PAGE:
It was a well organised operation on which I congratulate the Opposition Front Bench. It was good clean fun. From a seemingly empty House, numbers of Opposition Peers materialised from nowhere late in the evening. I have taken part in similar episodes when I was in opposition in another place, also with success. So I appreciate and can admire a skilful exercise of that kind.
Lord Campbell of Croy: My Lords, not at all. The noble Baroness has been on the Opposition Front Bench for a long time. She must remember many Divisions after 9 o'clock in the evening when figures of 94 were not registered because no one was expecting such a Division. I have the Division List with me. I could read out some of the names, but I do not want to bother the House now. Noble Lords can look them up for themselves. On 17th June they will see the names of people who do not often appear here after 9 o'clock at night. I say, with admiration, that it was a well-organised operation.
The amendment was successful while equivalent amendments to other parts of the Bill were not even pressed to a Division. This left inconsistent definitions for different parts of the Bill. The amendment happened to be the beneficiary of an unusual Division. It applies to part of the Bill only and is inconsistent with the
Lord Addington: My Lords, the fact that the amendment was accepted by a surprise vote late at night, as the noble Lord said, does not matter very much. The fact is that the Opposition won the vote. If every time we disagreed with noble Lords on the Government Benches we were to have a Division, we should not have had a summer break and would still be going through the Division Lobbies. We have to be selective when choosing when to make a stand.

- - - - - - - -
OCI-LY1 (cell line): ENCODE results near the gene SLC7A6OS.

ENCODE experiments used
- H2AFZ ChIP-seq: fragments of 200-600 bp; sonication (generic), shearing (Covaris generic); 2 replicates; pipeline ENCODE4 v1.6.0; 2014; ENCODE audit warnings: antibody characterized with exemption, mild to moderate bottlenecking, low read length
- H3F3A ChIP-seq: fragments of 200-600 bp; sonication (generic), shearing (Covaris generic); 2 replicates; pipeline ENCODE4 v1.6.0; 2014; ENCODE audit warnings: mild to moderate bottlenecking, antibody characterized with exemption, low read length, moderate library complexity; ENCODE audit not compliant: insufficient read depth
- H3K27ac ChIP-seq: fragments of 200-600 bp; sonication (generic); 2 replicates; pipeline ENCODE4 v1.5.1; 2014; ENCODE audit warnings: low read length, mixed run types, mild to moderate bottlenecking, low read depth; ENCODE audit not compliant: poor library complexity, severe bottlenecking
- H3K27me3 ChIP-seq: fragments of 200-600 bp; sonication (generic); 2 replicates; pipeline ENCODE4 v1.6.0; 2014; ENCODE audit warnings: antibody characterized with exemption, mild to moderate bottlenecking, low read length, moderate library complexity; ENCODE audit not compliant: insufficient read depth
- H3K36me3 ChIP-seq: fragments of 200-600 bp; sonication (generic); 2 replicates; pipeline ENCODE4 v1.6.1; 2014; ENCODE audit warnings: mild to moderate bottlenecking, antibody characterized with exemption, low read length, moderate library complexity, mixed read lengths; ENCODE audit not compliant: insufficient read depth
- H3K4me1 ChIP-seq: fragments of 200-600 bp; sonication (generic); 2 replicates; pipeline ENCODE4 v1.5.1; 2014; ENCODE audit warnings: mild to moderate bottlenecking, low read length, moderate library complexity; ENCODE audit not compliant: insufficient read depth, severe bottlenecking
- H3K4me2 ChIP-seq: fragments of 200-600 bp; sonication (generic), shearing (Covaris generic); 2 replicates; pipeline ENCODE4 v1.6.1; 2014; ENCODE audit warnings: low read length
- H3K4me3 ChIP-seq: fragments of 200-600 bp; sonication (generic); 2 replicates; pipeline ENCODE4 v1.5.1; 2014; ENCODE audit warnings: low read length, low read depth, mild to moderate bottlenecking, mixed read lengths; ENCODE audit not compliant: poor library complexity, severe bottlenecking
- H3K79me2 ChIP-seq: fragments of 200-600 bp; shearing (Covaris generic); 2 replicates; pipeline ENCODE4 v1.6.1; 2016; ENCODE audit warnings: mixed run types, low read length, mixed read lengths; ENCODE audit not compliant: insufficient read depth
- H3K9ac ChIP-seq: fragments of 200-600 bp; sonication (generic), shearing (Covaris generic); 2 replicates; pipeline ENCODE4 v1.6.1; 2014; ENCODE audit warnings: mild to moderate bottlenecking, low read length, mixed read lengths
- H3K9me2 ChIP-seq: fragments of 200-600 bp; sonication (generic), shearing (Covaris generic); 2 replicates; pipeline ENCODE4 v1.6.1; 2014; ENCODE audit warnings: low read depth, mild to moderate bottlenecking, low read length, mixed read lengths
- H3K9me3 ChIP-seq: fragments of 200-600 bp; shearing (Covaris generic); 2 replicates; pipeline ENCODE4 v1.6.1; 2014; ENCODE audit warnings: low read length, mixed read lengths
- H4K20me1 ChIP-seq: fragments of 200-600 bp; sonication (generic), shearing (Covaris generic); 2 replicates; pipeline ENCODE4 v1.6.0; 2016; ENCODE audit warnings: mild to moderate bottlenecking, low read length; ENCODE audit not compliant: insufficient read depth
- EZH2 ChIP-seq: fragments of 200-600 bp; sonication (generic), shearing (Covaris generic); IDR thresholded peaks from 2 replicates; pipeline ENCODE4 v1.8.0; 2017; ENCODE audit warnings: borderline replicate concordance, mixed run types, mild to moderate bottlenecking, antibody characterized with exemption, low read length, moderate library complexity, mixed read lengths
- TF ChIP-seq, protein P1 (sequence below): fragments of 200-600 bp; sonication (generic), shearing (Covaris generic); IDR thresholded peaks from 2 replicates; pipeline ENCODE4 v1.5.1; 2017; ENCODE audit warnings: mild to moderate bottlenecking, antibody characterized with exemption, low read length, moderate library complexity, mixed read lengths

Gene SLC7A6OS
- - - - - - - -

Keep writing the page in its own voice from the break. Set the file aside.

Regardless of technical deficiencies, the amendment's aim was to introduce a wider definition of disability as a whole. The Government said that they did not want that but that they wanted targeting. We have heard a great deal about targeting and resource allocation. We have it again in the Bill.
The amendment's aim was to ensure that discrimination in itself was seen to be something that was wrong. Surely, every opportunity should be taken to achieve that. That is why I have no reservations about opposing the Commons. I understand, however, that it is not the opinion of the Benches to my left that we should do that. Therefore I am reluctantly forced to back down.
Lord Ashley of Stoke: My Lords, I had not intended to speak because we are not pursuing this issue, as the Minister knows. It is a bit rich for the noble Lord, Lord Campbell, to talk about unknown and unfamiliar faces voting on this side of the House when that happens every day on practically every vote on that side of the House. It is a bit rich for the noble Lord, Lord Campbell, to make that accusation. It is staggering. He was selective in saying that votes we win really do not matter while votes that they win do. That is an odd version of democracy. He is in the wrong country to be putting forward that kind of view.
More seriously, the defeat of this amendment means that even with a Bill about discrimination it will still be legal to discriminate against people who are perceived to be disabled when they are not. That is absurd. Written into the Bill is a provision that no undue burden should be placed upon the providers of goods and services. Given that provision, which we accept, and indeed which we advocated, I do not see why the Government cannot accept the amendment because it would be a reasonable provision. I am sorry that the amendment cannot be accepted.
Baroness Gardner of Parkes: My Lords, I am glad that the amendment was not accepted because it widened the Bill far too much. Instead of the Bill having the effect that we all wantedthat is, really helping disabled peopleit would have produced a counter-reaction from people who thought that it was unreasonable. I refer in particular to self-perception, not merely to how others perceive one. In our debates we discussed how one might perceive oneself. I know many people who have unfortunate perceptions of themselves and who, under the Bill as it would have been worded